National Review: WashPost Baghdad Bureau Chief Full of Errors, Bias
Over at The Corner, Andy McCarthy goes on the warpath against Rajiv Chandasekaran (who later appeared on MSNBC's Hardball), the Washington Post's Baghdad Bureau Chief, in particular a Page One excerpt on Sunday from his anti-war book "Imperial Life in the Emerald City" dealing with Simone Ledeen, the daughter of Michael Ledeen of AEI and National Review:
Chandrasekaran writes: “The daughter of a prominent neoconservative commentator … [was] tapped to manage Iraq's $13 billion budget, even though [she] didn't have a background in accounting.”
This is just disgraceful.
Simone did not manage any budget in Iraq. She executed the budget, which was actually managed by her superiors. Moreover, Simone was highly qualified to do this work. She had an extensive background in accounting, including a master's degree in business administration.
And now, even after having been set straight, Chandrasekaran is still unwilling or unable to get his facts right. Today, the Post grudgingly concedes error:
A Sept. 17 article incorrectly said that one person who helped manage Iraq's budget had no background in accounting. The woman, described as the daughter of a prominent neoconservative commentator, has a background in accounting but lacked experience managing the finances of a large organization.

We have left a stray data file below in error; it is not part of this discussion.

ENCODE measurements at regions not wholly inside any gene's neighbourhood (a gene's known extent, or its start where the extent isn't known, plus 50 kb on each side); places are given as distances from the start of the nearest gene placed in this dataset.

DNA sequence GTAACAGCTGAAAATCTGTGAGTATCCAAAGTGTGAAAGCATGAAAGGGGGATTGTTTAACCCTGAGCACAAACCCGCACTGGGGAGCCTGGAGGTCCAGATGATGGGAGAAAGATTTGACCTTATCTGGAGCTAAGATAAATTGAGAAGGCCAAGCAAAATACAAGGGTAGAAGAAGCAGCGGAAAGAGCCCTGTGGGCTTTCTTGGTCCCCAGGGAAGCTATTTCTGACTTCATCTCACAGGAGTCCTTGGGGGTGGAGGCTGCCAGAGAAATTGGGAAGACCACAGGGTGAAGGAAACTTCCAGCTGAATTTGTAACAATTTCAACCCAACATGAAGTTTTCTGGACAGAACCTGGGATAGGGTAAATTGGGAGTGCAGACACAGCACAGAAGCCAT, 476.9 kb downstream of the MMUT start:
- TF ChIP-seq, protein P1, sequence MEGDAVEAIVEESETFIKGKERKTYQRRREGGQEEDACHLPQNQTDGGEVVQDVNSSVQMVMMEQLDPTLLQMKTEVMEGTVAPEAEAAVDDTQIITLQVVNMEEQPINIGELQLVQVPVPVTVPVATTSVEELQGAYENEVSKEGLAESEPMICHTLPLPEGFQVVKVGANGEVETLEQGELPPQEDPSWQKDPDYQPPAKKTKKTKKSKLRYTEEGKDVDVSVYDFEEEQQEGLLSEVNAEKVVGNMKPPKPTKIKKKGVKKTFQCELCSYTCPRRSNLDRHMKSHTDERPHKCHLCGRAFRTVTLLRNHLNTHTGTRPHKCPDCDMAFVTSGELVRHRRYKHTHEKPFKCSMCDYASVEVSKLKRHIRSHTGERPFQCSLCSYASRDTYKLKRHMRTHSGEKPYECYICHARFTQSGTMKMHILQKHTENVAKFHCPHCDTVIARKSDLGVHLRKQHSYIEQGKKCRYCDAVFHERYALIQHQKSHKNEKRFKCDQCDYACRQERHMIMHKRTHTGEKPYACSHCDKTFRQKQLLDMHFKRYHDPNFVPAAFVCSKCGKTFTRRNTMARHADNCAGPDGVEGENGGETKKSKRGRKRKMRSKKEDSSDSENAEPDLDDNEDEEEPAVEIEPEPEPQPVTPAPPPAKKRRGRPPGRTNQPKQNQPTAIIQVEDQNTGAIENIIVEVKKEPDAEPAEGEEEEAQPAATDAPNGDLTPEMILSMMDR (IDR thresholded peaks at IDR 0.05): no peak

Great … except the self-justification offered by Chandrasekaran for his scew-up is just as wrong as the screw-up was. Again, it was not Simone’s job to “manage the finances of a large organization,” but rather to carry out the initiatives of those who were managing the finances. Why, under the circumstances, should it have mattered that this woman with accounting skills and an MBA had never managed the finances of a large organization? Would it be worth a moment of the Post's attention if she were not the daughter of a prominent neoconservative commentator?
But let’s leave transparent bias and rudimentary error aside. Although Chandrasekaran is actually a year behind Simone in the sense of having graduated from college the year after she did, he was elevated by the Post to the position of Baghdad Bureau Chief. That is, while Simone was serving her country, in that same dangerous place, by doing such scut work as making sure officials there got paid, Chandrasekaran was given the awesome responsibility of shaping world opinion against the war.
I wonder what Chandrasekaran would say if someone had the temerity to suggest, in a page-one extravaganza for a famous, widely-read publication, that, regardless of his qualifications, family or political connections must have been why he got his more glamorous job at such a young age. I imagine he would indignantly insist he was there based on merit and experience.
On that score, Simone tells me that Chandrasekaran never called her for comment or to check on the accuracy of his story. I don’t pretend ever to have been a reporter, but isn’t that pretty basic reporter work? And if he didn’t want to pick up the phone for some reason, a simple Google check would have turned up Simone’s background credentials. Isn’t that pretty basic reporter work?
Chandrasekaran’s scurrilous suggestion is that Simone was not sufficiently steeped in the background skills required for the job she very ably performed. Exactly what skills is one supposed to master before being made a bureau chief at the Washington Post?